October 22nd, 1852.
Oh Gertrude! I am so happy, so very very happy. I wish you were with me. You would so love all my beautiful things. I will tell you about them when you come. I have a little room, all to myself. When anything is wrong or unjust down stairs, I have only to come up into my own little room, and it is so still. It is full of such happy recollections. I have my nice books; all my great soul-inspiring books are here. Then I have all my writing things. I write a great deal now. I have such a beautiful book of extracts that I have made. I have usually some flowers; for the ladies are very kind in bringing me them. I have a few poor little plants that I am fond of. Then I have eleven dear little snails. They are such darlings. And then, Gertrude, I have my drawing things. I do not let anyone see my drawings. I do not do much. It is sad to think, after I have done anything, "And, after all your visions of grandeur and beauty, is this all you can produce?" I believe I am very wrong about my drawing; I never draw things for the sake of learning. I try things above me. I have such dreams, both day and night, of what I would do, and when I try what do I see? A little miserable scrap that is not worth looking at. Once I tried a figure. Of course it was frightful. … We have returned Ruskin. I do so miss it. It was so very beautiful. This evening I have found such an extract from "Modern Painters" that I shall copy it for you.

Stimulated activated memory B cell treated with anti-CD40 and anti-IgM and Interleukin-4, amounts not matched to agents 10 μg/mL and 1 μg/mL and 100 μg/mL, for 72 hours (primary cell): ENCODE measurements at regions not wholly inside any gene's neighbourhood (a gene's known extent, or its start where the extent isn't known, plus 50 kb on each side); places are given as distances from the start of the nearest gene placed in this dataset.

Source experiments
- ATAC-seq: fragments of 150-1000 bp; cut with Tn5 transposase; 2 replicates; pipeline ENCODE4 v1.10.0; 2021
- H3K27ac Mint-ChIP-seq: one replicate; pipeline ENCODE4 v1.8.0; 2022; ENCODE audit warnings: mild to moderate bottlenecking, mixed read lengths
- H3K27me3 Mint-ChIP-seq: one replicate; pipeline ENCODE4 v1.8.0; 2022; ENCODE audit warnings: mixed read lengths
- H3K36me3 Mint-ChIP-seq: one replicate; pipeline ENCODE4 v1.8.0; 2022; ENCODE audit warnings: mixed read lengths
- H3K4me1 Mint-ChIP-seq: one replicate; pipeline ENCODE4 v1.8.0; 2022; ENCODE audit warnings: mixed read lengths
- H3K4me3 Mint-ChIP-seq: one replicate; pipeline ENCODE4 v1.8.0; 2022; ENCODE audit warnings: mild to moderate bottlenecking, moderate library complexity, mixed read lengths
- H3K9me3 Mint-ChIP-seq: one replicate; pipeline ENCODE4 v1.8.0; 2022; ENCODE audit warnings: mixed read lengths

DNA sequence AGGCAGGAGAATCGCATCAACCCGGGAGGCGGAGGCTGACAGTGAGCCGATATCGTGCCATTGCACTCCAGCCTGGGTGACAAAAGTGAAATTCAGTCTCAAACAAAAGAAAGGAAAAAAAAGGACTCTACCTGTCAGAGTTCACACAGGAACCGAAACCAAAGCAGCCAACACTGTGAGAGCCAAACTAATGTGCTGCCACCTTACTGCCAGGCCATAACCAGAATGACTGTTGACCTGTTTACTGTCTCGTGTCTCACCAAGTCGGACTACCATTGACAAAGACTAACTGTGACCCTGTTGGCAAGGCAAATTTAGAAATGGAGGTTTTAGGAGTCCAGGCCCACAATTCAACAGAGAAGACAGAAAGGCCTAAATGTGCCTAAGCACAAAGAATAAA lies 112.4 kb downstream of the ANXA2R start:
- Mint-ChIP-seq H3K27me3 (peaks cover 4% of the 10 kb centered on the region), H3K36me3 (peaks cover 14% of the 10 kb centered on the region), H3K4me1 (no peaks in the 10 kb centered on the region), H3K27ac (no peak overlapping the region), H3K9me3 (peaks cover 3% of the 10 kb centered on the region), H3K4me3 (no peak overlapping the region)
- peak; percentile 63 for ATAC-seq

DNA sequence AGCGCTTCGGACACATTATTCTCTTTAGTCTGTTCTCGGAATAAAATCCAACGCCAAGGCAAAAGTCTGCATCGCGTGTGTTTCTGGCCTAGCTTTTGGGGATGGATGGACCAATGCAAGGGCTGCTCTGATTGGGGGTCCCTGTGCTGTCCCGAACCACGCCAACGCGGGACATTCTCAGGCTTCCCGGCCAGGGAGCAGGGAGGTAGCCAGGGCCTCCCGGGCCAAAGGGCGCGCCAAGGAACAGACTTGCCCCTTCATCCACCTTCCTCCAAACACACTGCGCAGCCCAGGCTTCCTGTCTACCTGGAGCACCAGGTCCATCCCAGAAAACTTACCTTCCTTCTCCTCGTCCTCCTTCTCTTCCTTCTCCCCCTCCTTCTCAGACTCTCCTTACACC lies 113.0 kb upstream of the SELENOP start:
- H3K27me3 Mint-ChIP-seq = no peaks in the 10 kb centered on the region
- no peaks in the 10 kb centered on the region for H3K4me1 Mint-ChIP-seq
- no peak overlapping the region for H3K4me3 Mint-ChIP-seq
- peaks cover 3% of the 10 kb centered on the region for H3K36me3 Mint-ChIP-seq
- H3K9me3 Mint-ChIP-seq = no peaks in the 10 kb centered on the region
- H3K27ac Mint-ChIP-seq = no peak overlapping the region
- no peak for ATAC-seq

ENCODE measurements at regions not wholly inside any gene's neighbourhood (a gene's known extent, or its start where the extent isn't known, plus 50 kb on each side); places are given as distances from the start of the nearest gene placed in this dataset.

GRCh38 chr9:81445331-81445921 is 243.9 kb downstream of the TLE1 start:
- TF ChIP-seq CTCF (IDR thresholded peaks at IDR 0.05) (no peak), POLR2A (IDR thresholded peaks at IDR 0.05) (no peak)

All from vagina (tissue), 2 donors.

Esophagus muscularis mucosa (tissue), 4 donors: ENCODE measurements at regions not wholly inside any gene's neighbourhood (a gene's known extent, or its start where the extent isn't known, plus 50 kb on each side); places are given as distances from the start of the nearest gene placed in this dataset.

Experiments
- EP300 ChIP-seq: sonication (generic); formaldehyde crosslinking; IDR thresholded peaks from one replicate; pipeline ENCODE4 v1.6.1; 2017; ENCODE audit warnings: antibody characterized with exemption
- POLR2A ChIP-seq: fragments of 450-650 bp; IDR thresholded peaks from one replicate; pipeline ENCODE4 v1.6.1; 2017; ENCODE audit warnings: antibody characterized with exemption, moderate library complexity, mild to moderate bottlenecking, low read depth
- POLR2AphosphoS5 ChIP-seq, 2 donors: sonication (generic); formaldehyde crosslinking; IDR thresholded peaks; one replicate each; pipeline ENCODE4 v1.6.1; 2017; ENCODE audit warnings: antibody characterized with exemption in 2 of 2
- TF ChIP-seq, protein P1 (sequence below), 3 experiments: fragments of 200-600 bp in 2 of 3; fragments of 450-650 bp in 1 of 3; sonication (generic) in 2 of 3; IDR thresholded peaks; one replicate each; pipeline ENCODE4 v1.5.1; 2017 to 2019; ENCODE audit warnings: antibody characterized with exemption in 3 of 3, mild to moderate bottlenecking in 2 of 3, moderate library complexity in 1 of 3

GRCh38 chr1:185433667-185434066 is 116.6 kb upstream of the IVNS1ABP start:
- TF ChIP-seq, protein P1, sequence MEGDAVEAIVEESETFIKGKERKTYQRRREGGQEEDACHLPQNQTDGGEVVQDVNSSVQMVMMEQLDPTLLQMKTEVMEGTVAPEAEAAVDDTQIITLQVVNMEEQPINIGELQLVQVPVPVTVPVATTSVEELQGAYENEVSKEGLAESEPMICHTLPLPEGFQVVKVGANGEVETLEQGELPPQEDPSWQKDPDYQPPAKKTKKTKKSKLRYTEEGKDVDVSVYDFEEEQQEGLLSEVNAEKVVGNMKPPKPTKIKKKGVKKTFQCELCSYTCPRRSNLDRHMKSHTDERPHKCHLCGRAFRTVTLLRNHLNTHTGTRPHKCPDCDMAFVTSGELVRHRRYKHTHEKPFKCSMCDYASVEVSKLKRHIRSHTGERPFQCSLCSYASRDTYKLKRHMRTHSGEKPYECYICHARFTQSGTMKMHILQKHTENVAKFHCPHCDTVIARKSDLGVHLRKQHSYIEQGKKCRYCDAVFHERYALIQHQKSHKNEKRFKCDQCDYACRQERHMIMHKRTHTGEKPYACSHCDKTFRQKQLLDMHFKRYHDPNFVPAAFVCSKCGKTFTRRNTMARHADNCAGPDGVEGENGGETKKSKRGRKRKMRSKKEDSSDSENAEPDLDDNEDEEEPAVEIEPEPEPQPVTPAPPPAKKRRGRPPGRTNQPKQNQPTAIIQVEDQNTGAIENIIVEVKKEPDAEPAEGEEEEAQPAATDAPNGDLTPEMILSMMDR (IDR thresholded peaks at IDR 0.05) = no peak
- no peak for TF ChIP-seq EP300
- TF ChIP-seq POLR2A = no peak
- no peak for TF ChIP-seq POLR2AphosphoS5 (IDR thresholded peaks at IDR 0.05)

Do you go on with your drawing? I hope you do. Oh Gertrude! is it not a glorious thing to think that a divine thought should descend for ages and ages?